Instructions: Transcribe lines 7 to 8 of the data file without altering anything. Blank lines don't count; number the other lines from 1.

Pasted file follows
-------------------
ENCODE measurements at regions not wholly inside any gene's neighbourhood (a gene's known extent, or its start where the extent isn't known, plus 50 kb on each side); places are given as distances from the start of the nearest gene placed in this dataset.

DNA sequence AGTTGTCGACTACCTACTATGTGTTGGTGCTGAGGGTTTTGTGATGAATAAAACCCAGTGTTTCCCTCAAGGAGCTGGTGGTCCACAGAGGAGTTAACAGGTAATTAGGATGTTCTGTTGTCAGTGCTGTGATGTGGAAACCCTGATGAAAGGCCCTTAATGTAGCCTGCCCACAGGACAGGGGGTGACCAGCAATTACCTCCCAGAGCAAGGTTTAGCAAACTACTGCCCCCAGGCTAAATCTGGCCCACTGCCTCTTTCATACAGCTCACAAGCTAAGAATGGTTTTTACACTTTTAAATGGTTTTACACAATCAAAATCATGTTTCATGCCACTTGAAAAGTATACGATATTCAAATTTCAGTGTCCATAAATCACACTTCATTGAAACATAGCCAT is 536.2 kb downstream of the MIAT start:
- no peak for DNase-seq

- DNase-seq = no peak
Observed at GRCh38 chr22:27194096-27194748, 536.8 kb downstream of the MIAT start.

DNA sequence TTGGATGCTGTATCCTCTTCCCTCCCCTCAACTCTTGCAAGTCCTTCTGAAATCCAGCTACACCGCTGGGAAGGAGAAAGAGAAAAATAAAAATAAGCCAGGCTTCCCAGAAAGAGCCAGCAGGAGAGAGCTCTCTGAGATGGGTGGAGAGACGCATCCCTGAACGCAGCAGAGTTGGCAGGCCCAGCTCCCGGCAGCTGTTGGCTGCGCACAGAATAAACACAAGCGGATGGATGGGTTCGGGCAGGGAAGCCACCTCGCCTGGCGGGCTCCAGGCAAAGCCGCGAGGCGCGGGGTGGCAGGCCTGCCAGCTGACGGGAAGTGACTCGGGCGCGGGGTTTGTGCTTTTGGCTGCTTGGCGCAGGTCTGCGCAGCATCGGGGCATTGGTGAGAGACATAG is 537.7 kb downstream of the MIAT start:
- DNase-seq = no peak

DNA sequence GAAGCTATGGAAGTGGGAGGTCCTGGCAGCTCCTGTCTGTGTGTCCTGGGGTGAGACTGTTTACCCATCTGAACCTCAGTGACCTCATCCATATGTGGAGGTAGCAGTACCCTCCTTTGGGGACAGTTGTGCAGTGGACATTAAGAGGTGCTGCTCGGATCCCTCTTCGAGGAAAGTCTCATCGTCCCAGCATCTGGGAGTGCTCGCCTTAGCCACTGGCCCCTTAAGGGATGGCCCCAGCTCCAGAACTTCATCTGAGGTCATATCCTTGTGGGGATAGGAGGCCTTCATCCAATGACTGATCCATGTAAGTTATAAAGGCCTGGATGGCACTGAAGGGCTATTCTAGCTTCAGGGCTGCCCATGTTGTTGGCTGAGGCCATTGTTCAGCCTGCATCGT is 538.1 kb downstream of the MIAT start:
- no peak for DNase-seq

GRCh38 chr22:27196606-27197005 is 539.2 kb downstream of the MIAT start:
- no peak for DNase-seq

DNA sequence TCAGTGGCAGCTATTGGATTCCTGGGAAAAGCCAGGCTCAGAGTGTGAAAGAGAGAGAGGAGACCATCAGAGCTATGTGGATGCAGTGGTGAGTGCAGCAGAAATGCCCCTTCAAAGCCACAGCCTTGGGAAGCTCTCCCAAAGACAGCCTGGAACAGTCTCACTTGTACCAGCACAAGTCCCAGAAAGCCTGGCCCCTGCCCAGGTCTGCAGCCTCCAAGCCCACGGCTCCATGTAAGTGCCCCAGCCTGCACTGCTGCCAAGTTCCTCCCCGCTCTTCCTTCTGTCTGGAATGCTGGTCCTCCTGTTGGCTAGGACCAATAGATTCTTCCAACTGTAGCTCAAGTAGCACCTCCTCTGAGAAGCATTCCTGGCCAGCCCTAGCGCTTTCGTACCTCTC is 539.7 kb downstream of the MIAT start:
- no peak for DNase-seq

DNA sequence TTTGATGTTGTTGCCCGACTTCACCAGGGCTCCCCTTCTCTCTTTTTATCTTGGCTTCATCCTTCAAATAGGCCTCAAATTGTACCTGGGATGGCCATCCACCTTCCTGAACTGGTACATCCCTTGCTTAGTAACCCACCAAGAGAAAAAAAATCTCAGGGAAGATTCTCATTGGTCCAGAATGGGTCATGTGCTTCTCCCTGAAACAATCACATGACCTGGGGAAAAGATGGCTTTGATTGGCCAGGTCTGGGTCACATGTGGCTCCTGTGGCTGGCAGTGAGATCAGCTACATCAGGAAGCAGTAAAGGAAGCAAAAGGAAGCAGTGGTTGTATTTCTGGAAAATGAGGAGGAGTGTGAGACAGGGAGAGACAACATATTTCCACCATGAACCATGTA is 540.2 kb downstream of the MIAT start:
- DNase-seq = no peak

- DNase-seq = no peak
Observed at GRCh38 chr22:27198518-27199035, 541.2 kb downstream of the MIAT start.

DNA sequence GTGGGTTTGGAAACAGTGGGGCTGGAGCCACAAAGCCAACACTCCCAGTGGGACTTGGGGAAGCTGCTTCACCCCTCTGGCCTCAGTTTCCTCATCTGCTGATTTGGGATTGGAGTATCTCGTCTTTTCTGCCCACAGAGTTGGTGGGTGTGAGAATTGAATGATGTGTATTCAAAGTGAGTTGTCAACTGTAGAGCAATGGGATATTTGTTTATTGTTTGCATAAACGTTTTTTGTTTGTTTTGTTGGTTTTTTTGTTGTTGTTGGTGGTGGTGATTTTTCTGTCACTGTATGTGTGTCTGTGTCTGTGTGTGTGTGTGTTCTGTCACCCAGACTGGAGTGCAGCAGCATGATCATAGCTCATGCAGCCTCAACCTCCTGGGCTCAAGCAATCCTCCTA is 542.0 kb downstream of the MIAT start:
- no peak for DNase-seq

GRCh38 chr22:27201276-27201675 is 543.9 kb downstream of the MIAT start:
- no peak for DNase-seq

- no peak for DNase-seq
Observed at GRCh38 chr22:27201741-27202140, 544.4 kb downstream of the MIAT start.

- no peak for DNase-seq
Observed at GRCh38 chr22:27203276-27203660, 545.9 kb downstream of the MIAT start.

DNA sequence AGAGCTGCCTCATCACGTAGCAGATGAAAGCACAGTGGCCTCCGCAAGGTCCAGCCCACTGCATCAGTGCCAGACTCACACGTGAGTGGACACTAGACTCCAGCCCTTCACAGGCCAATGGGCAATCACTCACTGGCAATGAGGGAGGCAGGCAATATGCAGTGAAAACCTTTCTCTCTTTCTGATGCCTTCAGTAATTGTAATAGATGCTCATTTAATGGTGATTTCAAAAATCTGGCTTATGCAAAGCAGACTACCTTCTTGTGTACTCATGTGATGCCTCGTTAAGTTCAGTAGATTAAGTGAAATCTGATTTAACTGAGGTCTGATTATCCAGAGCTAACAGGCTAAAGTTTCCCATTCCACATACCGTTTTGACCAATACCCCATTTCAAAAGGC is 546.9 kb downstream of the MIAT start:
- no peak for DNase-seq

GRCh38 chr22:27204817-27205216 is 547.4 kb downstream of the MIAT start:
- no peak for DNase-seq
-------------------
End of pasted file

- DNase-seq = no peak

DNA sequence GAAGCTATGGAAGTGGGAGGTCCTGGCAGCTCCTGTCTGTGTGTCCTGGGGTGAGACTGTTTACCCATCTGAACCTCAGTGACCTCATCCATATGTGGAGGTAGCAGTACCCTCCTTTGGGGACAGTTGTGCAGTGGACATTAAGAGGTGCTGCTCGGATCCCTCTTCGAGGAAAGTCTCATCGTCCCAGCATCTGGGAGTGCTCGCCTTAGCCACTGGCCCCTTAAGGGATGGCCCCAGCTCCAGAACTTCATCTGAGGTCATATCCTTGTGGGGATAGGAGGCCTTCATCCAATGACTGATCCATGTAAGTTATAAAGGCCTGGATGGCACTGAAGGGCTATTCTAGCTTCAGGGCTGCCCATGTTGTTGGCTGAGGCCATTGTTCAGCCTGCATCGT is 538.1 kb downstream of the MIAT start: